In 1869, the Daughters of Charity of St. Vincent De Paul opened a small hospital and school on Felix Street between 6th and 7th Streets. Although the school remained open, there seemed little need for a hospital, and it shut down in 1872. By 1891, as the city's population swelled, the Daughters reopened a hospital - St. Joseph's Hospital - on Powell, between 9th and 10th Streets, and there it would stand for the next 90 years, known affectionately as "Sister's."
Over time, St. Joseph's Hospital kept adding, kept adapting. In 1895, a nursing school opened its doors. In 1900 came a state-of-the-art operating suite. In 1908, a new hospital was built on site; and in 1921 and 1957 new additions. In 1973, the Daughters of Charity turned the hospital's operation over to a volunteer board. In 1981, the hospital enjoyed a $25 million reincarnation at Riverside and Faraon.
Looking back, what impresses the outside observer about St. Joseph is the unstinting individual and community effort that has inspired the hospitals. Prominent among these good citizens is a father and son team, Drs. William T. and James Weir Heddens. In 1879, the senior Dr. Heddens founded the city's first prominent medical school, the College of Physicians and Surgeons. While serving there in 1882, his son James performed an autopsy on the most famous man ever to reside in St. Joseph, in fact, the most famous man of his time - Jesse James.
William, however, was treating a patient who would do the city more lasting good, attorney Samuel Ensworth. Inspired by Dr. Heddens, Ensworth left his entire estate to promote health care in the city, and the result was the Ensworth Hospital Medical College into which the College of Physicians and Surgeons was merged in 1888. In 1891, the school graduated three women physicians, the first in Missouri.
By 1914, Ensworth College had run out of money, but the hospital endured. In 1924, the Methodist Episcopal Church absorbed Ensworth into the new, state-of-the-art Missouri Methodist Hospital, a $1 million, 200 bed testament to the generosity of the St. Joseph citizenry. In 1930, Methodist absorbed Noyes Hospital, an ambitious, but short-lived charity oriented hospital willed to life through the generosity of shoe manufacturer Charles W. Noyes. Methodist added a nursing school, expanded in 1948 and again in 1956, took over Sunnyslope's isolation function and technology in 1950, purchased Mercy Osteopathic Hospital in 1957, and emerged as Methodist Medical Center in 1972.
Although Sister's and Methodist formed the backbone of community care, many smaller institutions helped sustain the health of the city. The very names of these institutions speak volumes about the era that spawned them: Northwestern Colored Hospital and Orphanage, for instance; or Sunnyslope Isolation Hospital; or The Home for the Friendless; or poignantly named "Home for Little Wanderers." Others, like Emergency Hospital, St. Joseph Sanitarium for Rectal Diseases, or St. Joseph Hospital and Lying-In-Chamber no longer met a health care need efficiently. One more casualty, General Osteopathic Hospital, cited "high costs" and "unreasonable government regulations" for its demise. But that was nearly 20 years ago - Heaven knows what General's administrators would think about today's costs and regulations.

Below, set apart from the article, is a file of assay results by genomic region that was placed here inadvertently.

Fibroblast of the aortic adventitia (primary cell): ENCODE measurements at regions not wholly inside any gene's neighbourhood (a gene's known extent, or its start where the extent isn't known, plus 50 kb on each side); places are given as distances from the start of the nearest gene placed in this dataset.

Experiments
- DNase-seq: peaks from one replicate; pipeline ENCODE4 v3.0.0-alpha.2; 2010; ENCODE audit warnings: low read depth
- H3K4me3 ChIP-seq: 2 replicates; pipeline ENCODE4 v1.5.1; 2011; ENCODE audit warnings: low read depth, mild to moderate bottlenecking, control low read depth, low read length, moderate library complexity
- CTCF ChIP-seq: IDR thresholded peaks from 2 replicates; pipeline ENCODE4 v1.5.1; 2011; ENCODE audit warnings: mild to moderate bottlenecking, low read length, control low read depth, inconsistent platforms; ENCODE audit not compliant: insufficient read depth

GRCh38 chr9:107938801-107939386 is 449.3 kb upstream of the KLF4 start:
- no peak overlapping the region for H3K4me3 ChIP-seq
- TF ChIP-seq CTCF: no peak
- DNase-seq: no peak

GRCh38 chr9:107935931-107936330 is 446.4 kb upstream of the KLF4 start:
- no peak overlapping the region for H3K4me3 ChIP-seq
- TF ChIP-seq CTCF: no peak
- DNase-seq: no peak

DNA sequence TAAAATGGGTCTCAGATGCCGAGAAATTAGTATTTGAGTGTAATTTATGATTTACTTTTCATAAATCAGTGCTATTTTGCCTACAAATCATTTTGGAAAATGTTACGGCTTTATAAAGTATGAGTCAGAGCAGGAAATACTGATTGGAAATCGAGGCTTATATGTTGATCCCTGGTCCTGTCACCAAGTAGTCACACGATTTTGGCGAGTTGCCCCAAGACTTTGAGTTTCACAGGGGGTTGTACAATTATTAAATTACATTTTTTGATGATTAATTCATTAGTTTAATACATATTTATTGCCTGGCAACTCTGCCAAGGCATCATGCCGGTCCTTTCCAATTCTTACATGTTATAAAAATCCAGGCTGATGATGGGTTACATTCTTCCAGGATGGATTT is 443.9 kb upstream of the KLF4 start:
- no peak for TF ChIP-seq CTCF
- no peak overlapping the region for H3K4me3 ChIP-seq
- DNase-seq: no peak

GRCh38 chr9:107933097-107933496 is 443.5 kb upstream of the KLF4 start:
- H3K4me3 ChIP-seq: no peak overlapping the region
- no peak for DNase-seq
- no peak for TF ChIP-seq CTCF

Times have changed. St. Joseph no longer has a medical college. These functions have centralized elsewhere. Methodist Medical Center and St. Joseph's Hospital joined together in 1984 to form Heartland Health - a sophisticated regional health care delivery organization serving some 21 counties - an organization that would certainly leave the good Drs. Heddens awestruck were they to see it today.
But the more things change, the more they remain the same. The good citizens of St. Joseph continue to sustain community well-being through their generosity and their countless hours of volunteer work. Collaboration and cooperation are the hallmark of local health care. Area providers of children's health and mental health services have teamed with state resources to satisfy unmet needs. Health care technology continues to advance at a dizzying rate. And once again, more and more, people choose to receive their health care at home.
Where will we be 100 years from now? Impossible to say. But rest assured that Heartland Health will be there providing quality healthcare to those in need.